As I’ve posted before, I’ve fallen in love with shaving with a double edge razor. I started about two and a half months ago and have shaved just about every day. I have some friends who purchased some really high end shaving equipment right off the bat. $150+ razor, expensive soaps, expensive brushes, etc.
I not only like getting the best bang for my buck, but I also wasn’t sure if I would like DE shaving. I hated shaving previously, and was interested in safety razors because the blades were so much cheaper than the Mach 3 cartridges I was used to.
To that end, I researched the best “starter” razors, and came across three recommendations over and over. The Edwin Jagger DE89L, the Merkur 180 Long Handle, and the Lord L6. All of the razors were $40 and less. In the case of the Lord L6, much less, at about $13.
Well, I’m a cheap bastard, and I figured that if I didn’t like this whole double edge safety razor thing I could just put everything in a plastic bin until the Apocalypse.
Instead of a disappointment, I found a very beginner-friendly razor at a great price.
The Lord L6 razor has a “Merkur” style head. This means that it has a closed comb and is not considered “aggressive.” Aggressive heads expose more of the razor blade, which allows more hair (and potentially skin) to be cut each pass. The less aggressive head of the Lord L6 was just fine by me. I already researched that shaving with a “real” razor meant a gradual reduction of facial hair and not trying to lop everything off with the opening swipe.
Another nice feature of the L6 is the longer handle. Purists will strive for the shortest handle possible to maximize control and encourage a light touch (or conversely, discourage a heavy hand). However, for most new shavers who are used to a longer handle, the L6, DE89L and Merkur 180 LH are all good transition tools.
The L6 has a knurled handle that helps keep the razor steady when my hands got wet and soapy. I wish my current razor (more on that later) also had knurling. Definitely a bonus feature, especially for those of us starting out and who want some extra confidence.
Lastly, the head screws away from the handle into two pieces. You sandwich the blade in between the head parts according to the guide posts and screw the handle back in. It’s a brain-dead process.
Performance and Usage
One of the drawbacks to the Lord L6 is its light weight. Sort of. On one hand, a lighter razor seems easier to control as a newbie. The lighter head also means less force is bearing down on the skin.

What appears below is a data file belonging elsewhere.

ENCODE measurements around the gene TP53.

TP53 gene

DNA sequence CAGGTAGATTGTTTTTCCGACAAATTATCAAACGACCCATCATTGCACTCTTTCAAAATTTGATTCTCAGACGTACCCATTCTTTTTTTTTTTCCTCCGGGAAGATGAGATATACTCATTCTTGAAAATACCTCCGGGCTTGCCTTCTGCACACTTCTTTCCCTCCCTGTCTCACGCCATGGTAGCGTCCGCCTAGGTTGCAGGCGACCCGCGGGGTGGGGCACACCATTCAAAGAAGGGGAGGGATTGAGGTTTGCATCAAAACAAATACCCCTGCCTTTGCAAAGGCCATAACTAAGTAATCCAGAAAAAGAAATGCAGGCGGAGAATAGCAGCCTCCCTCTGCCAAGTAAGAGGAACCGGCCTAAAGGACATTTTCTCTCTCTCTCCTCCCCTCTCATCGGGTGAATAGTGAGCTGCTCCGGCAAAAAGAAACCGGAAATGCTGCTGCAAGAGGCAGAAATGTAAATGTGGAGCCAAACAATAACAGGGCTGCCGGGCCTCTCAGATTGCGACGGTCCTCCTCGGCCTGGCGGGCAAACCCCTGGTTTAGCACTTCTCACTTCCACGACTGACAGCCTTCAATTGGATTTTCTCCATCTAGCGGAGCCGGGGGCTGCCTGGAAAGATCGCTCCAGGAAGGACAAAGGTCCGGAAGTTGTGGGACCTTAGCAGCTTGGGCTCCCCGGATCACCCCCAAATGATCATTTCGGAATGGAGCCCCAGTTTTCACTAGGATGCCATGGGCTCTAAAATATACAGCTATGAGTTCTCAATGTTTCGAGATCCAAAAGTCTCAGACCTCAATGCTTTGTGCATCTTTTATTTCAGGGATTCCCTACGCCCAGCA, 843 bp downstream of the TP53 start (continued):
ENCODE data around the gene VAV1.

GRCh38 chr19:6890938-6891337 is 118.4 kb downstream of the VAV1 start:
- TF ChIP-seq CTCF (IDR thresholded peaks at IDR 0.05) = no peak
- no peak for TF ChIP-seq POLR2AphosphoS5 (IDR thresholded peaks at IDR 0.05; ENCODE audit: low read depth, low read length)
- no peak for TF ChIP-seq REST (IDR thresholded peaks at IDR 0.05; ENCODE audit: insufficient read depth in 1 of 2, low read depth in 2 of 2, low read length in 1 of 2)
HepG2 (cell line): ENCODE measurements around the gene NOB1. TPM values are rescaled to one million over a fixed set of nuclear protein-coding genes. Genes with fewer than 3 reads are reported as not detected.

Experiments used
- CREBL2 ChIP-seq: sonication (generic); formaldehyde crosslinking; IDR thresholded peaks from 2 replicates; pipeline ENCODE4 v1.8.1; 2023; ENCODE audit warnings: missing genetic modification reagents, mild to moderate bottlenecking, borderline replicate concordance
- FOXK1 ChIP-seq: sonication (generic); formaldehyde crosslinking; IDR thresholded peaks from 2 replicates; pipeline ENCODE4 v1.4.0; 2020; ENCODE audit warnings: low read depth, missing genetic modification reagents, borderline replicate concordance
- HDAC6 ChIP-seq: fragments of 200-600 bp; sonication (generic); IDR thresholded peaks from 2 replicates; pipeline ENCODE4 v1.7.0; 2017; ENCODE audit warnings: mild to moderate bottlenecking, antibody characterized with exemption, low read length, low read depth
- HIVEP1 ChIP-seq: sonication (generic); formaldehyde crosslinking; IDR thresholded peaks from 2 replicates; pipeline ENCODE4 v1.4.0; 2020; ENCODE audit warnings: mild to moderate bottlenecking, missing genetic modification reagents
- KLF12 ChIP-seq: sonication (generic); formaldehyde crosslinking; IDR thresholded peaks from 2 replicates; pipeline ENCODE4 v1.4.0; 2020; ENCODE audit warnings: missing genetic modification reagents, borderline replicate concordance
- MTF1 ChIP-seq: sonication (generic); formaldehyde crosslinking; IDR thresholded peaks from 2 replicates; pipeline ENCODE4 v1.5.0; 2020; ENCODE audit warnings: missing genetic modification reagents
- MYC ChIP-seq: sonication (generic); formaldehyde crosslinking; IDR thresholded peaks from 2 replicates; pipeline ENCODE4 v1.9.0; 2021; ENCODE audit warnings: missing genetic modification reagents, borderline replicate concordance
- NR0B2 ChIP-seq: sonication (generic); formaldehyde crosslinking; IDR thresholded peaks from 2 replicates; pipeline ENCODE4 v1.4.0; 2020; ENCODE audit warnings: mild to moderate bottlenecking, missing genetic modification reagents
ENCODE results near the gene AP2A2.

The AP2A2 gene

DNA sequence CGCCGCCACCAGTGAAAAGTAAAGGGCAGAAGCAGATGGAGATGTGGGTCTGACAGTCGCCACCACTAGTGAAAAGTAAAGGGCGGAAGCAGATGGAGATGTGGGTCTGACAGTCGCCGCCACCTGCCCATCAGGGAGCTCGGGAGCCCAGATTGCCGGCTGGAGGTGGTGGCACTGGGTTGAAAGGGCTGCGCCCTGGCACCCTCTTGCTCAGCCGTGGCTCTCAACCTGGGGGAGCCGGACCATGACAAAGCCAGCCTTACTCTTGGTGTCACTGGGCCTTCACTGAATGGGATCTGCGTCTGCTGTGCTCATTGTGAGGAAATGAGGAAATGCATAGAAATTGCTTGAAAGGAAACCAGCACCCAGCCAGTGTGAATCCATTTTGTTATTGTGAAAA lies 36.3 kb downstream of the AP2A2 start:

The drawback is that new shavers may apply more force than necessary to feel like they’re shaving. This is a bad habit to get into, as I learned when I transitioned away from the Lord L6 to the Yuma and Edwin Jagger 86.
If you use the L6, make sure you use as little pressure as possible. It might take you an extra pass to get as close as a heavier razor, but you won’t pick up a bad habit that way.
One slightly unnerving thing about the lighter L6 barrel is that the sound of shaving is SUPER LOUD. The handle is a bit like an echo chamber and makes a SCRITTTTTTTTTTTTTTTTTTTTTTTTTTCH across your skin. However in practice this doesn’t make a huge difference once you get used to it.
I shaved with the L6 for a little over a month before transitioning to other razors. There was nothing wrong with the L6 at the time. I had used Astra SP, Gillette Yellow 7 O’Clock, Merkur and Feather blades in it with no significant issues. That being said, the heavier heads of the Yuma and DE86 made a significant difference in how close my shave was.
The Lord L6 is a very affordable way to try out double edge shaving. The $20 difference between the L6 and the other two “newbie” razors could buy you a shaving starter kit at Target. The L6 comes with some Lord blades (which I have yet to use), so you could get completely started with DE shaving for the cost of the next least expensive different razor. The entire startup kit would be less than a fifth the cost of a “luxury” razor. Now that’s price to performance.
Strongly recommended, especially for beginners.